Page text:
Every 82 seconds, a home fire impacts the life of an American family. By providing an early warning and the critical few extra seconds to escape, smoke alarms cut in half your family’s risk of dying in a home fire, but only if they work. Sixty-five percent of reported home fires deaths result from fires in homes with no smoke alarms or no working smoke alarms.
Smoke alarms that are not in proper working order can provide a false sense of security and, without periodic testing, could endanger those who rely on them.
Test your smoke alarms at least once a month following the manufacturer’s instructions. Do not test smoke alarms using a lit candle, match or lighter because of the danger of using an open flame in a residence. In addition, because smoke alarms are not designed to respond to heat or flames, the alarm may not respond to these testing methods even if it is in good working order. Most residential smoke alarms can be tested by depressing a “test” button, which activates the alarm sound. If the alarm does not respond when the “test” button is depressed, change the battery or replace the unit if necessary.
Many battery-powered smoke alarms will make an intermittent chirping sound when battery power is low. If a fresh battery does not eliminate the chirping, the cause could be age, improper location, or dust in the unit.
Clean your smoke alarms at least twice a year, using a vacuum cleaner. Dust and cobwebs can weaken the sensitivity of the alarm.
Replace smoke alarm batteries at least once a year. Pick a date that is easy to remember such as daylight saving time.
If you have nuisance alarms caused by steam from cooking, try another location or alarm model. An ionization alarm with a hush button or a photoelectric alarm should be used if the alarm is within 20 feet of a cooking appliance. Always be sure you understand why an alarm is sounding before treating the alarm as a nuisance. Smoke alarms don’t last forever. The National Fire Protection Association recommends that smoke alarms be replaced if they are performing erratically or are more than ten years old.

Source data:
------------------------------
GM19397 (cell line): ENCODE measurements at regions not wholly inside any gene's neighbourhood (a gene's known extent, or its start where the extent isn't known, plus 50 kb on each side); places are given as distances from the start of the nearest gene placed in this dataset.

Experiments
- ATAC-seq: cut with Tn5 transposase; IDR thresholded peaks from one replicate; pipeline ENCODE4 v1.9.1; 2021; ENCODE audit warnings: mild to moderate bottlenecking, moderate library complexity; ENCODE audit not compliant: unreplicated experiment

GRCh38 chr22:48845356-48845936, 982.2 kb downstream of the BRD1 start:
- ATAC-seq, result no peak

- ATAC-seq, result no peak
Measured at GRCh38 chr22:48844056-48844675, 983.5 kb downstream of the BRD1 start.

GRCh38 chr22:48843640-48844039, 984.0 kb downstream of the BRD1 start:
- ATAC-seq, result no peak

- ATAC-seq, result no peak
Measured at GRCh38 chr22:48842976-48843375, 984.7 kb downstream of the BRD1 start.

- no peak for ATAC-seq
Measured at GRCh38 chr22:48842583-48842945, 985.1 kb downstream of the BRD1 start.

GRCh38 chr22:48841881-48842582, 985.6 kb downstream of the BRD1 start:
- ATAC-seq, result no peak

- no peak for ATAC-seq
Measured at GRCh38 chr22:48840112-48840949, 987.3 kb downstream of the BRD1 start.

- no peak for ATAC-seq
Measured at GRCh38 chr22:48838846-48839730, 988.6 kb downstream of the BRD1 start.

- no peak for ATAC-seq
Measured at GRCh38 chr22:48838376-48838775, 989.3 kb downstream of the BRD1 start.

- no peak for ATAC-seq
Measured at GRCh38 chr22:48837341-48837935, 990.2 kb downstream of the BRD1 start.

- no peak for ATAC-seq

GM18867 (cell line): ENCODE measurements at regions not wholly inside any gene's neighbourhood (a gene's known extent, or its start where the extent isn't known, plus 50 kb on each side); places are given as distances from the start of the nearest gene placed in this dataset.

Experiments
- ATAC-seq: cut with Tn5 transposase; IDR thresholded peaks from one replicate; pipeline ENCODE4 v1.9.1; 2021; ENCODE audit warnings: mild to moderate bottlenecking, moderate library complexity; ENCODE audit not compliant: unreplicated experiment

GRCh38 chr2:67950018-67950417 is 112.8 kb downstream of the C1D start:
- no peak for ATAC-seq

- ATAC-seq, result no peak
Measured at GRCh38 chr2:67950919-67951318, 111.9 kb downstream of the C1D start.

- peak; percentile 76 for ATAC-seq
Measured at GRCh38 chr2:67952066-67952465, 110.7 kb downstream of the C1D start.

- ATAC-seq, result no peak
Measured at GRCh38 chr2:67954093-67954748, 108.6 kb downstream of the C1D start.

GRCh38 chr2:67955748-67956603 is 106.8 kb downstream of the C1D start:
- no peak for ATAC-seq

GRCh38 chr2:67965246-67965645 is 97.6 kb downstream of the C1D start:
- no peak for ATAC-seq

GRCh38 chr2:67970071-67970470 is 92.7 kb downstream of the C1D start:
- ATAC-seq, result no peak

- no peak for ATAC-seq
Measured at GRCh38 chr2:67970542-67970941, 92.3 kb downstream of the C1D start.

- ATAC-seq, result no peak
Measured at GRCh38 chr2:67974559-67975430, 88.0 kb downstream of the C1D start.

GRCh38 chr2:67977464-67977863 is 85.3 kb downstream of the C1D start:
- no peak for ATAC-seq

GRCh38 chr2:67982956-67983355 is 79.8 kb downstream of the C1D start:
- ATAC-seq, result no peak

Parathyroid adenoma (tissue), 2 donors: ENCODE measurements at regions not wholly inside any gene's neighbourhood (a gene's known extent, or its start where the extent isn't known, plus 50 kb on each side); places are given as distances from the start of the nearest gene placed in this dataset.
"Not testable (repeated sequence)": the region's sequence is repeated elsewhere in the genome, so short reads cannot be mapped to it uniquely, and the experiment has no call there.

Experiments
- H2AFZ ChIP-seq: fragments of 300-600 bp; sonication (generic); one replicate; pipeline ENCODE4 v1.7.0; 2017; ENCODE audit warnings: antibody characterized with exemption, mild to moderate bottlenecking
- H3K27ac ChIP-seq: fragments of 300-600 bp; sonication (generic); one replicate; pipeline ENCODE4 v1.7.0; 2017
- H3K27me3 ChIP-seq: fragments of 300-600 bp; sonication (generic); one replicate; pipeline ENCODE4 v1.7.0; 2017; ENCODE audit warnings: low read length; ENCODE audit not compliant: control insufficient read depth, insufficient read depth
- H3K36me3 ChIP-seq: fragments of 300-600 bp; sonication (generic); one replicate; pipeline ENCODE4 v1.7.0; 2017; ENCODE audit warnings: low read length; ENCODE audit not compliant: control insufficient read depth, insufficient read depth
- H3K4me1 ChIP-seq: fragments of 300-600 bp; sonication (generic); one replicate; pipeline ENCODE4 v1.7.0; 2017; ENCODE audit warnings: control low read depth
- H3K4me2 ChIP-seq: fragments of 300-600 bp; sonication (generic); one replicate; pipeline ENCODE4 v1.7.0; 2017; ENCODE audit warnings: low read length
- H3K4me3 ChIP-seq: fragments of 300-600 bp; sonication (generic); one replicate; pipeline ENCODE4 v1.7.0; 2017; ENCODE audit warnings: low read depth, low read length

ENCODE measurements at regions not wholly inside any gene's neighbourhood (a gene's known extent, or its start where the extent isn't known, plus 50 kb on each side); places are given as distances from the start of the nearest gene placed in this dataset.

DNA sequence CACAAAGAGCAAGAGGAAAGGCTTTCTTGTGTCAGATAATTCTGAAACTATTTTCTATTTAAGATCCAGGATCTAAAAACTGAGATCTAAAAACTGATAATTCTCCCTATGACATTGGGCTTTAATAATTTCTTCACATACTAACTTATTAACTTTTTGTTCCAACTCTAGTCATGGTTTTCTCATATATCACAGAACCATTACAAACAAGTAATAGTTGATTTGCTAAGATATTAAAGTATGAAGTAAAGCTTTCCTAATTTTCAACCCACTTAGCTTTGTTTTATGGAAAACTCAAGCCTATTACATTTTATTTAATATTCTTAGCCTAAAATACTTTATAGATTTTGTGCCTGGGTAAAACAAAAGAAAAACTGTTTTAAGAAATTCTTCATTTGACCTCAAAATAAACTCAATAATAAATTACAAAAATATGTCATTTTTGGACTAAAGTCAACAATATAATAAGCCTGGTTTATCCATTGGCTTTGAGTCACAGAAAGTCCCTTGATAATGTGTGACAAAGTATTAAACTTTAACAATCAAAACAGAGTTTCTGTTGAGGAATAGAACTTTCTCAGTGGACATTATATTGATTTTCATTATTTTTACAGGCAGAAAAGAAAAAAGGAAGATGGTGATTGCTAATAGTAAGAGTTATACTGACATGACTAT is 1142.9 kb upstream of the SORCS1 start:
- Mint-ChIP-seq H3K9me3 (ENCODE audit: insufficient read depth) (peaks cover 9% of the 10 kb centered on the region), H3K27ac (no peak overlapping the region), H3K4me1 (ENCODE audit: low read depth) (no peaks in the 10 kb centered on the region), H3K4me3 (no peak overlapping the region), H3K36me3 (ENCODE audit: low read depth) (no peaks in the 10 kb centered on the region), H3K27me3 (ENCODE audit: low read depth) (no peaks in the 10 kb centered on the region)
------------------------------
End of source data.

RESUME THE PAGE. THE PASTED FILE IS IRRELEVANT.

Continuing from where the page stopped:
Doing periodic checks of the smoke alarms in your home should be routine. The time invested to check them is small compared to the benefit they can provide in saving lives.
Guest Contributor & Article Credits: Fire Marshal Alan Perkins, CFPS (Live Safe Foundation, Liaison to the Fire Department Community) – Alan’s career in the fire service spans more than 30 years. He is a Certified Fire Protection Specialist through the National Fire Protection Association and a member of numerous similar safety organizations. Alan consults with numerous fire departments throughout Ohio and in 2005 was chosen by the Ohio Department of Health as the fire service member on the Ohio School Inspection Advisory Committee. He was also awarded Ohio Fire Official of the Year in 2009 by the Ohio Building Officials Association. Alan is the Fire Marshal for the Washington Township Fire Department in Dublin, Ohio. The Washington Township Fire Department provides fire prevention, fire suppression, emergency medical services, and education and safety programs for Washington Township, which encompasses parts of Franklin, Delaware and Union Counties.
Live Safe Foundation is an Ohio based non-profit organization (501c3), devoted to making and fire and life safety education, awareness initiatives and life saving tools available on a broad basis to communities, campuses, and institutions in an effort to reduce national fire fatalities and fire losses.